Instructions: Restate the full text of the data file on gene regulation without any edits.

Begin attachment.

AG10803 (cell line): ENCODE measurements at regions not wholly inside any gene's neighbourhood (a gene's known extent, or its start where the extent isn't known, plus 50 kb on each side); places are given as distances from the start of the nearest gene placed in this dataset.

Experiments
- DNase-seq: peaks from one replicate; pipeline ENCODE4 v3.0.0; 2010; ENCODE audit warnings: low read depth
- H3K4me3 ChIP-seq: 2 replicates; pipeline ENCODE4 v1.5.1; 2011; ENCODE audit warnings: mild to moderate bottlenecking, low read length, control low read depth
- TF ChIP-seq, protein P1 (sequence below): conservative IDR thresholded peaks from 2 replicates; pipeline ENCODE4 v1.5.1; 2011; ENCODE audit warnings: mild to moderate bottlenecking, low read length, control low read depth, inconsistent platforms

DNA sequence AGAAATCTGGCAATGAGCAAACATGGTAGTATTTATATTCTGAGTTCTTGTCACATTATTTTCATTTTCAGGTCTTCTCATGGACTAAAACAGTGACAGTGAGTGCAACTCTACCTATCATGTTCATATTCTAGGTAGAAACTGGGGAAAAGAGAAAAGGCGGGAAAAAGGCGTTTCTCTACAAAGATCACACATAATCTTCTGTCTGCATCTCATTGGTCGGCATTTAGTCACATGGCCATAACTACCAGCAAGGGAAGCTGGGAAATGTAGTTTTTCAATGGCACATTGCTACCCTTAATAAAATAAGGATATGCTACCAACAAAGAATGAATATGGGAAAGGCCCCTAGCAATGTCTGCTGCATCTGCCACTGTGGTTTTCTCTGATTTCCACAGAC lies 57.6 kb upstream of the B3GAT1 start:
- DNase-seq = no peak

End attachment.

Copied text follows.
AG10803 (cell line): ENCODE measurements at regions not wholly inside any gene's neighbourhood (a gene's known extent, or its start where the extent isn't known, plus 50 kb on each side); places are given as distances from the start of the nearest gene placed in this dataset.

Experiments
- DNase-seq: peaks from one replicate; pipeline ENCODE4 v3.0.0; 2010; ENCODE audit warnings: low read depth
- H3K4me3 ChIP-seq: 2 replicates; pipeline ENCODE4 v1.5.1; 2011; ENCODE audit warnings: mild to moderate bottlenecking, low read length, control low read depth
- TF ChIP-seq, protein P1 (sequence below): conservative IDR thresholded peaks from 2 replicates; pipeline ENCODE4 v1.5.1; 2011; ENCODE audit warnings: mild to moderate bottlenecking, low read length, control low read depth, inconsistent platforms

DNA sequence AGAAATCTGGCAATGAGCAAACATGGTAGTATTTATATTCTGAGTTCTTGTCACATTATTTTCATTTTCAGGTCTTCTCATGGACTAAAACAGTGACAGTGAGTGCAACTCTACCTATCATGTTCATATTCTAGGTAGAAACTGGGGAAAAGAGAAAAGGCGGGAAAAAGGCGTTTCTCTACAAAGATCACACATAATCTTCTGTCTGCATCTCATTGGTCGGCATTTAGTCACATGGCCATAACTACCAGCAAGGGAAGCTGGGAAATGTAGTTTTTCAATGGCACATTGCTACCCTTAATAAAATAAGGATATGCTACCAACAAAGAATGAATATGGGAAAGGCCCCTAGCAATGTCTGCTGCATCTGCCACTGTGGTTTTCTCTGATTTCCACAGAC lies 57.6 kb upstream of the B3GAT1 start:
- DNase-seq = no peak